These days, the word “magical” is often overused when defining a place or an ambiance, however, Costa Rica’s Monteverde (meaning ‘green mountain’ in Spanish) truly lives up to this description in every way.
Monteverde sits on top of the continental divide high on the Tilarán Mountains, in the Puntarenas province in northwestern Costa Rica, about a three-and-a-half hour drive from either San Jose or Liberia. The continental divide is the ‘spine’ of the Americas, and spans from the Rockies in Canada, through Central America, and becomes the Andes Mountains in South America, reaching down to Patagonia at the bottom of the continent. It is the mountain range which separates the rivers that run towards either the Pacific or the Atlantic Ocean/Gulf of Mexico. Of course, you are not going to see snow-capped mountains in Costa Rica, but the elevation of Monteverde (4662 feet, 1440 meters) will have you scrambling for a hoodie and jeans once the sun sets.
Being on top of the continental divide is magical in and of itself, but couple that with a cloud forest and you have the makings of something pretty spectacular. Cloud forests are quite rare—covering only 1% of the woodlands in the entire world. They are given this name because the forest is almost always enshrouded in clouds or misty fog. These low-hanging clouds cling to a tropical canopy as they condense onto the leaves and drip to the plants below, keeping everything wet and green. These fascinating biodiverse forests exist within tropical and subtropical mountainous areas, where the atmospheric conditions create this phenomenon. In the case of Monteverde, the currents come from the Pacific Ocean on one side and the Caribbean Sea on the other, although the cloud forest is hours from either coast.
If you enjoy birding and wildlife, Monteverde will not disappoint. Monkeys, toucans, sloths, a variety of cats, and tapirs all live within the cloud forest. Along with all kinds of creepy crawly critters.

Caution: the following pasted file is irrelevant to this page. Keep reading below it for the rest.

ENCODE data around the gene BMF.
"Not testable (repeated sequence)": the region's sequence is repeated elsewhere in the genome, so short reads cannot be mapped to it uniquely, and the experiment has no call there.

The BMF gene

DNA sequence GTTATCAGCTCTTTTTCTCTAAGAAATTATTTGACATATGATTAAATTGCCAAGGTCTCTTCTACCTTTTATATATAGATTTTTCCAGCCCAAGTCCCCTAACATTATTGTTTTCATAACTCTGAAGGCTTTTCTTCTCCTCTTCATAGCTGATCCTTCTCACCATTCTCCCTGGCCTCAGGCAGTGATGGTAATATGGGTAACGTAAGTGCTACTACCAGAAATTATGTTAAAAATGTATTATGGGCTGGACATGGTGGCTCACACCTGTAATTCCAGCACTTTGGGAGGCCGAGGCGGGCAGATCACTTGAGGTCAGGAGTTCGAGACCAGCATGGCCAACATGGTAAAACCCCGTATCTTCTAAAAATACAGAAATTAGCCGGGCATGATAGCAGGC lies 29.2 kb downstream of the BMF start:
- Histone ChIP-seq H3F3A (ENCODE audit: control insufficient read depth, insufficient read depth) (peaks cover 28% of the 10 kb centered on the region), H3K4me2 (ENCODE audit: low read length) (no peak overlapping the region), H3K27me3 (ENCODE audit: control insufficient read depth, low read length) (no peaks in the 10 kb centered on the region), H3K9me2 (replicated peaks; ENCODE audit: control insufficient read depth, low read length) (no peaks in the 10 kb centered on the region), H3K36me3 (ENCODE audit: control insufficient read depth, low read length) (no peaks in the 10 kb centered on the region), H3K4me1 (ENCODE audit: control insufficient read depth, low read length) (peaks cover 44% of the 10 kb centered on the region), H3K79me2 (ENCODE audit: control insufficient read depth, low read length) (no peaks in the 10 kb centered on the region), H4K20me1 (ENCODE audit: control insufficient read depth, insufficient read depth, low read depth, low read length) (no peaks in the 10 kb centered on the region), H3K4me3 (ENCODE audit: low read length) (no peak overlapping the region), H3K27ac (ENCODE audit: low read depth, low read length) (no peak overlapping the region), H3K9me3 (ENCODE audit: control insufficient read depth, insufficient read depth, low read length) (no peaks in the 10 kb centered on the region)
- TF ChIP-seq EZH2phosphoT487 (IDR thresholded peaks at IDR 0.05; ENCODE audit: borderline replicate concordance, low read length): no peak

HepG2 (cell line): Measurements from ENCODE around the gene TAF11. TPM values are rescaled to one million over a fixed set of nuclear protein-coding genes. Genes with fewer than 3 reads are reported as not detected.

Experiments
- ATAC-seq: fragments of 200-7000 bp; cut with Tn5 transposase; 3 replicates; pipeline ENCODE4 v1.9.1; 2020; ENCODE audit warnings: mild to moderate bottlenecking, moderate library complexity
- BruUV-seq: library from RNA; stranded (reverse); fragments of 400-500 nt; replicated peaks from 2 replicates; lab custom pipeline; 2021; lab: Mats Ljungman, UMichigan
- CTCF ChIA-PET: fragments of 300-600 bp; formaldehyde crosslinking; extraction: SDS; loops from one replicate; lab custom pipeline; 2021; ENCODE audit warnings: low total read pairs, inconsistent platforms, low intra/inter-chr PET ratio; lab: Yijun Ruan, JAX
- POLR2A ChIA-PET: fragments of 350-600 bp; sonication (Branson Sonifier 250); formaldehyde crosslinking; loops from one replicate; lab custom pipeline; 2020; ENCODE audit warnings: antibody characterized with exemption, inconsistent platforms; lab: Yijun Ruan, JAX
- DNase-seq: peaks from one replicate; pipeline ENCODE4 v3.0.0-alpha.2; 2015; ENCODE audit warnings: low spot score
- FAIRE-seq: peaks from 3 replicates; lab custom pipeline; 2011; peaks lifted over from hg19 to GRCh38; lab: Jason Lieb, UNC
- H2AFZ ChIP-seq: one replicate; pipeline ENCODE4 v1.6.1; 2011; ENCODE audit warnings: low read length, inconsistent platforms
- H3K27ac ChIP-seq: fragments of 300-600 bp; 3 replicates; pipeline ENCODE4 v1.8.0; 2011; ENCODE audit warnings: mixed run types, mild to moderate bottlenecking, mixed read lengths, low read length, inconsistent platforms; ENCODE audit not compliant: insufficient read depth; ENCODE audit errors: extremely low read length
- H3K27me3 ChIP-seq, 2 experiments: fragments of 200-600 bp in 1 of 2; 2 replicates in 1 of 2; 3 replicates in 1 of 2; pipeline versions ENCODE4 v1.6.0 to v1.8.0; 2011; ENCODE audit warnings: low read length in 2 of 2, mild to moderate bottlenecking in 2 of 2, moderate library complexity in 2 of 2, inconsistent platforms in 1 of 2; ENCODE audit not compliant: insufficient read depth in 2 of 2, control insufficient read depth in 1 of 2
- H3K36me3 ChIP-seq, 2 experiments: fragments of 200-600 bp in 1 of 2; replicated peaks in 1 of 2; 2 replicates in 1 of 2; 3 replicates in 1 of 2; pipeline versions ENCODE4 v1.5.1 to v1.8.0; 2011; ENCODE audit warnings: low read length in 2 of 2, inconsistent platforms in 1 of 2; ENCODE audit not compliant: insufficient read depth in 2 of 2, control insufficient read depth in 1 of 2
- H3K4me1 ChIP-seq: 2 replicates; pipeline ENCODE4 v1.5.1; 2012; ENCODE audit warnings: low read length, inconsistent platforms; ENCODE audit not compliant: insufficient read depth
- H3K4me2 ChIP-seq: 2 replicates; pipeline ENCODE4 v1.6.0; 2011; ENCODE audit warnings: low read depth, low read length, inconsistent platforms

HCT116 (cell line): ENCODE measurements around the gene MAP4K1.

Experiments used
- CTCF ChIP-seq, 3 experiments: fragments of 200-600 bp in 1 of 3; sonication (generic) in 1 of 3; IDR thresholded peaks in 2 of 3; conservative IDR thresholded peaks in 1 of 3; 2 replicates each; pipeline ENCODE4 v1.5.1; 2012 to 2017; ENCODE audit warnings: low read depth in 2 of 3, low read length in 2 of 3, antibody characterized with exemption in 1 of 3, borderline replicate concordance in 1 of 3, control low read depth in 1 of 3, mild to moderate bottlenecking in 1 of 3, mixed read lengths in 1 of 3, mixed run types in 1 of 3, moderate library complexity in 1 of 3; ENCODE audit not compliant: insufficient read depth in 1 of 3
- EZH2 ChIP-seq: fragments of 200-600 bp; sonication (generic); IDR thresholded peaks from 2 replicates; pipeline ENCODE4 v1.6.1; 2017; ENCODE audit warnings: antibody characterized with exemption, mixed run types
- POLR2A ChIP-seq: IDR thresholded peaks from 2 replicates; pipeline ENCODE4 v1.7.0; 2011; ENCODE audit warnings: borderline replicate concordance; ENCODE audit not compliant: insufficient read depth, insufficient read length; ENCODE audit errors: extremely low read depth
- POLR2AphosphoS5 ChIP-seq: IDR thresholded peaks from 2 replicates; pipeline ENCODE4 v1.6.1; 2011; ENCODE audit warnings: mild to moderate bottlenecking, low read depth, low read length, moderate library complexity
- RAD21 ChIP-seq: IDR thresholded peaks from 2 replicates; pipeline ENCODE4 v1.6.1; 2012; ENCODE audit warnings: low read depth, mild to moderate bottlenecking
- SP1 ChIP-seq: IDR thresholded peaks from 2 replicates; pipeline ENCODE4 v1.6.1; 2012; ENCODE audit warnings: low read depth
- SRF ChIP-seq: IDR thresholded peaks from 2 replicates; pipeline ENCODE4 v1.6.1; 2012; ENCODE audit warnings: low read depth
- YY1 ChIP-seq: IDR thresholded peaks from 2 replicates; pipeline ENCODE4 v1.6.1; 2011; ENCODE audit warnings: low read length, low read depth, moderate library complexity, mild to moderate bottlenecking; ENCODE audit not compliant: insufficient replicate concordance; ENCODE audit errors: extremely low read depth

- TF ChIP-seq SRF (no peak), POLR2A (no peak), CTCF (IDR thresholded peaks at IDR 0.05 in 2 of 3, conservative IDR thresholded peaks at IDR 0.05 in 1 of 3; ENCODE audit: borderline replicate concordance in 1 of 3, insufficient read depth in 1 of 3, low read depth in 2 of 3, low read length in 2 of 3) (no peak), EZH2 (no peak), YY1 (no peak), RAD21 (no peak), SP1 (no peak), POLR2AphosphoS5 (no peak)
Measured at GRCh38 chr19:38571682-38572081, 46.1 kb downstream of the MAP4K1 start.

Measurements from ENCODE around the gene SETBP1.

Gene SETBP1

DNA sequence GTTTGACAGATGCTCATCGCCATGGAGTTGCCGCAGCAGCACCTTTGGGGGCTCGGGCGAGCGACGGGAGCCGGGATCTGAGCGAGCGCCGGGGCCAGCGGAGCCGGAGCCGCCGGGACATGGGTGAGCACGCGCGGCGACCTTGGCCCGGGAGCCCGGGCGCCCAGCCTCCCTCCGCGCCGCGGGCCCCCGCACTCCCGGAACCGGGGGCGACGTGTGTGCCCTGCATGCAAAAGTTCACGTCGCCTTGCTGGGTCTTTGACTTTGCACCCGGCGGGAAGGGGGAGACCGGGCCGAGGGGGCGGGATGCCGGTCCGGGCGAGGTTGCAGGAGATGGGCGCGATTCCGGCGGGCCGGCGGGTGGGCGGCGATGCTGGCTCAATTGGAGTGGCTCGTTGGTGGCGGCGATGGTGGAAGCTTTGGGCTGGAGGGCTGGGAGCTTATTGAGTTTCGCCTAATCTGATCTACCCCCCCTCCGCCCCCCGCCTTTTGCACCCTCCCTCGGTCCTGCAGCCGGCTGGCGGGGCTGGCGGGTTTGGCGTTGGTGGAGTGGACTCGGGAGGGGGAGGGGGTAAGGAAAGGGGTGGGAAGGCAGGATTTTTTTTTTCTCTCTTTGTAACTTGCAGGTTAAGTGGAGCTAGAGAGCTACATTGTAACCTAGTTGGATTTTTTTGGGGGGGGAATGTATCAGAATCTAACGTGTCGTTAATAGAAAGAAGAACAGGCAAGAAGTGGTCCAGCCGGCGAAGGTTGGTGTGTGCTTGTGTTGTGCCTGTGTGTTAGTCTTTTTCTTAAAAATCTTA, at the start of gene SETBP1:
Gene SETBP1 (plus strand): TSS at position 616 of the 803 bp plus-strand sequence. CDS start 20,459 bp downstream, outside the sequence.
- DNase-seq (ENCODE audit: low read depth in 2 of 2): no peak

Monteverde has an unusual settlement history. In the late 1940’s a group of Quakers from Alabama were uneasy about the expanding military industry in the U.S. and discovered that Costa Rica had recently abolished their army. Forty-four of them, totaling 11 families, moved to Costa Rica in late 1950 to scope out this new land. They eventually settled in Monteverde and bought a 3,500-acre tract of land. They were adamant about preserving the watershed and the forest (Monteverde now has three national cloud forest reserves) and brought with them their skills, such as education and cheese making. The Monteverde Cheese Factory, to this day, is known throughout Costa Rica for their quality cheese and ice cream.
There is still a small contingency of Quakers in the area, and a number of international expats have followed their example—finding the charm of this cool, mountainous, magical place to suit them. The population of the Monteverde area (including the enchanting and easily walkable town of Santa Elena) has approximately 6,500 residents now. Including a mix of gringos and ticos. You can live life here without having to leave the mountain very often, as you will find grocery stores, clinics, banks, gas stations, and all the basics you need for day-to-day living.
Tourists have also found the uniqueness of this biodiverse natural area. From canopy hikes to zip lining, coffee and chocolate tours, butterfly gardens to bat jungles, there is something for everyone in Monteverde. Plus, if you are still working on your Spanish, the local population has excellent English skills, since they cater to many tourists.
Monteverde. In a word? Magical.